The Underrated 'Second City' In Ireland To Not Skip On Your Trip, Per Rick Steves

While Ireland is well known and loved all over the world, the actual island it occupies is not one nation. When looking at a map, you'll notice that there are two sections. The northeastern portion is sectioned off from the rest of Ireland and is called Northern Ireland. While this region is on Ireland, Northern Ireland is actually part of the United Kingdom, along with England, Wales, and Scotland. Such land claims and culture clashes between the U.K. (mainly the English) and the Irish have been a source of conflict at many points in history.

While these differing opinions still exist, Northern Ireland has a low crime rate and should not be so overlooked as it seems to be. The region's capital, Belfast, is on Northern Ireland's Causeway Coastal Route and should especially find itself on an ideal Ireland itinerary. "Always overshadowed by Dublin, [Belfast] feels like a classic second city," global travel expert Rick Steves explains on his website. The struggles of its past are "an ever-more-distant memory," and the city now showcases its history and culture as proudly as Ireland and the rest of the United Kingdom do. From the building of the Titanic to plenty of Guinness, Belfast is unique and ignites curiosity in its visitors.

Hear first-hand accounts of Northern Ireland's history

Conflicts between the English and Irish date back to the 12th-century Anglo-Norman invasion of Ireland, but a particular era known as the Troubles occurred in Northern Ireland from the late 1960s through the late 1990s. Clashes between those in the region who wanted to remain part of the United Kingdom and those who wanted the region to become part of Ireland occasionally turned deadly. The Oscar-nominated film "Belfast" and the limited television series "Say Nothing" both recount this era.

Agreements to create a power balance just before the new millennia brought an end to the Troubles, but there are still geographic divisions in Belfast. Murals depicting prominent figures of the Troubles and "peace walls" marking such divisions are must-see aspects of the city. While some politically motivated murals end up being repainted with more uplifting imagery, prime locations for these displays include Shankill Road and Falls Road. Rick Steves highly recommends checking out these markers with taxi tours, though they are safe and easy to walk through, as well. Taxi tours can help you learn more about Belfast's history and perhaps even give you first-hand accounts of the Troubles. Felons Club pub (run by pro-Ireland ex-prisoners) and businesses on Sandy Row (which features more murals) can offer more insights from both sides of Belfast's population as well.

Visit Titanic Quarter and Maritime Mile

Belfast's rich industrial history includes shipbuilding, most notably the Titanic, and the city's Titanic Quarter is located at the shipyards along Maritime Mile. As you can guess, the Titanic Belfast Museum is also located here. Inside, you can follow the Titanic's timeline from inception to demise. Walk slightly northeast along the water to step on board the HMS Caroline, a warship that operated from World War I through to the early 2000s. Another ship you can set foot on at Maritime Mile is the SS Nomadic, the last existing ship from White Star Line, the shipping company that owned the Titanic. You can easily spend an entire day at this oceanfront section of Belfast because it is a lively dining and shopping destination as well.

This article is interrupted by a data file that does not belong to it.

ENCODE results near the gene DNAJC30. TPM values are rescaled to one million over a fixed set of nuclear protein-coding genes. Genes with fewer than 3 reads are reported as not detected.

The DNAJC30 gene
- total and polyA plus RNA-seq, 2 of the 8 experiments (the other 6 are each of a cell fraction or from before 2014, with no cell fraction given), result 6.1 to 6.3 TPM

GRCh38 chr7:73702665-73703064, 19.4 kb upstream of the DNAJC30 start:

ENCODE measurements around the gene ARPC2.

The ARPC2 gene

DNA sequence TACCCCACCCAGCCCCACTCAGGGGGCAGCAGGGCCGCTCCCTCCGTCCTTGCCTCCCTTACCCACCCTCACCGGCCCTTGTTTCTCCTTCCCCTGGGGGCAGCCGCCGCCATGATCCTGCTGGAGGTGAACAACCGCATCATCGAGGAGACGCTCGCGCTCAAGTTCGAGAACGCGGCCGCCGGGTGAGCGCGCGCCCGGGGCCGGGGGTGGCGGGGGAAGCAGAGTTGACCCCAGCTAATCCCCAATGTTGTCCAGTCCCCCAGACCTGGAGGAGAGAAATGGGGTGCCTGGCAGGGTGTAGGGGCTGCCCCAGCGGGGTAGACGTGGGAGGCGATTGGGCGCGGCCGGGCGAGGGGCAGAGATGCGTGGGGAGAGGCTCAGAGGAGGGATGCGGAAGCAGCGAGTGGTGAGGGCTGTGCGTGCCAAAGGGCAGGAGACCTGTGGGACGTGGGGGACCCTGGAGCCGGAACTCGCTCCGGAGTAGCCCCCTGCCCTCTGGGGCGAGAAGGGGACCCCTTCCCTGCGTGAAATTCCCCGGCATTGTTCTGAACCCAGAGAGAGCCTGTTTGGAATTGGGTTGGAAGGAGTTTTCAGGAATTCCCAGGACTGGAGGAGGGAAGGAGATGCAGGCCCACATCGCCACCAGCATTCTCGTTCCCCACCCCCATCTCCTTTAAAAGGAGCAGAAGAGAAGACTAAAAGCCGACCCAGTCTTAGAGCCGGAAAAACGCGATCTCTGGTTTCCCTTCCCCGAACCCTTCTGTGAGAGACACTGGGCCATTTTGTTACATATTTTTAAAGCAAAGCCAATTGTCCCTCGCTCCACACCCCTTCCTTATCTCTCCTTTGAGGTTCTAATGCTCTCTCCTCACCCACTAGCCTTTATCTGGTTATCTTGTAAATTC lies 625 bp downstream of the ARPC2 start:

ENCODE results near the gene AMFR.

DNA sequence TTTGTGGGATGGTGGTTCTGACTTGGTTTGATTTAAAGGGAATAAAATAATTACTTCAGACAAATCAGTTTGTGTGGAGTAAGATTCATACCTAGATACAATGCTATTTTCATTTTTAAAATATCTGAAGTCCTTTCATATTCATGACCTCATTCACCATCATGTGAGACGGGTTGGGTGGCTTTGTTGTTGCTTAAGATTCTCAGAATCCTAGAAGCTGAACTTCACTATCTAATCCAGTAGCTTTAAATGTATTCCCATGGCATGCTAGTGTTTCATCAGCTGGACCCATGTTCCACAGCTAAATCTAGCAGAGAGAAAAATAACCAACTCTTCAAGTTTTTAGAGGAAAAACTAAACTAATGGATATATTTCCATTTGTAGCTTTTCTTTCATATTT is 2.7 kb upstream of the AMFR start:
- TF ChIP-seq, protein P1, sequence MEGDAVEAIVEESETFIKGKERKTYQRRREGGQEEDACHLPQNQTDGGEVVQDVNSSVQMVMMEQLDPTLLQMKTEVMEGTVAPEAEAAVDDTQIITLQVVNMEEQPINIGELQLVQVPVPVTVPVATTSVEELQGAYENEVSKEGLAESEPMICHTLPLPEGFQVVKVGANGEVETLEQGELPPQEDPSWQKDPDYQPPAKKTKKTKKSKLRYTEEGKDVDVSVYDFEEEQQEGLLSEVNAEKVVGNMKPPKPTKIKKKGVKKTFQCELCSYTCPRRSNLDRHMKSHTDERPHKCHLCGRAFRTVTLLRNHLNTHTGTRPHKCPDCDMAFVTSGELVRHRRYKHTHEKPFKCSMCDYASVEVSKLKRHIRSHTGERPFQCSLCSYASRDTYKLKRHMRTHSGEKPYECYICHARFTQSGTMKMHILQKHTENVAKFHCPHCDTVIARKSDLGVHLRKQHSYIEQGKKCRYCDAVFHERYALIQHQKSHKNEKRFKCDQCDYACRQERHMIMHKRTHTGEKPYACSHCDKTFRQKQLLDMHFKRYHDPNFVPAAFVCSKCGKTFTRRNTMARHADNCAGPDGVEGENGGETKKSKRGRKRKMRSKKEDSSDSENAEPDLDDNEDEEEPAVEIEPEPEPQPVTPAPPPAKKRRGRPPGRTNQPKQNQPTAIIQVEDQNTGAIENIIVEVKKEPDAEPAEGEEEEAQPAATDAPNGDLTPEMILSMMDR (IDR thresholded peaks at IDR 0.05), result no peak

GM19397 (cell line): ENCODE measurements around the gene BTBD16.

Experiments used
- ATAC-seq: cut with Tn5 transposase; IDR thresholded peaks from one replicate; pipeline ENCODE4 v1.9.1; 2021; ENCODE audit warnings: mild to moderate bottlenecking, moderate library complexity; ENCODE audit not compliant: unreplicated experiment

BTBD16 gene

In the center of Belfast is City Hall. This often-photographed building that Rick Steves calls "impressive" (per his website) was built in 1906, and its history is intertwined with that of the Titanic. At the turn of the 20th century, Viscount William Pirrie served as Belfast's mayor and manager of Harland and Wolff, the shipyard company behind Titanic's construction, which could explain why the interior paneling of the fateful vessel resembled that of City Hall.

Grab a Guinness at one of Belfast's lively pubs

The Victorian-era Crumlin Road Gaol is another unique place to travelerblog in Belfast. A visit here shows you what life was like for prisoners — including prisoners during the Troubles — and why it is no longer a prison at all. In fact, it is now an event venue frequently hosting music performances. The "Crum," as it is informally called, offers tour options that combine the prison with a taxi tour of the city.

Northern Ireland may be part of the United Kingdom, but there are still plenty of places to sip on the iconic Irish beverage of choice: Guinness. Lively pubs serving this stout beer are in and around Belfast's Cathedral Quarter, which also features the opulent Cathedral Church of Saint Anne (pubs to look for include White's Tavern, Maddens, and more). Ever the realistic and conscious traveler, Rick Steves encourages travelers to see that "Ireland isn't just Blarney Stones and leprechauns," as he states on his website. While you sip on your Guinness in Belfast, you can't help but toast to the city's "powerful rebound" and abundance of intriguing locals.